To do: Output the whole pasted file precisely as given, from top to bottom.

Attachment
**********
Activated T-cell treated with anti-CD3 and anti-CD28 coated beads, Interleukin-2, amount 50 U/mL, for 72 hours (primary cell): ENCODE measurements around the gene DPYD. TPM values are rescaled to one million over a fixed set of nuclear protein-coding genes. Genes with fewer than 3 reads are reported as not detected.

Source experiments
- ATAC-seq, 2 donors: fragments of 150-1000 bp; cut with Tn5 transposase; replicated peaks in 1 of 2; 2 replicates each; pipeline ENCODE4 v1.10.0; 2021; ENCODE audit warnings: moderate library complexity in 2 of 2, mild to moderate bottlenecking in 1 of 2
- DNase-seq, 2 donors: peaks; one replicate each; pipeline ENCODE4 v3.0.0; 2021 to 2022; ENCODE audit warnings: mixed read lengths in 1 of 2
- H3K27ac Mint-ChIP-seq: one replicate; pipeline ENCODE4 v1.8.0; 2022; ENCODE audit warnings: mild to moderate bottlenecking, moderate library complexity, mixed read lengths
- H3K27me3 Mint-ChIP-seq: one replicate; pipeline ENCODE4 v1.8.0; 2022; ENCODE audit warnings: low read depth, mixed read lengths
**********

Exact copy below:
Activated T-cell treated with anti-CD3 and anti-CD28 coated beads, Interleukin-2, amount 50 U/mL, for 72 hours (primary cell): ENCODE measurements around the gene DPYD. TPM values are rescaled to one million over a fixed set of nuclear protein-coding genes. Genes with fewer than 3 reads are reported as not detected.

Source experiments
- ATAC-seq, 2 donors: fragments of 150-1000 bp; cut with Tn5 transposase; replicated peaks in 1 of 2; 2 replicates each; pipeline ENCODE4 v1.10.0; 2021; ENCODE audit warnings: moderate library complexity in 2 of 2, mild to moderate bottlenecking in 1 of 2
- DNase-seq, 2 donors: peaks; one replicate each; pipeline ENCODE4 v3.0.0; 2021 to 2022; ENCODE audit warnings: mixed read lengths in 1 of 2
- H3K27ac Mint-ChIP-seq: one replicate; pipeline ENCODE4 v1.8.0; 2022; ENCODE audit warnings: mild to moderate bottlenecking, moderate library complexity, mixed read lengths
- H3K27me3 Mint-ChIP-seq: one replicate; pipeline ENCODE4 v1.8.0; 2022; ENCODE audit warnings: low read depth, mixed read lengths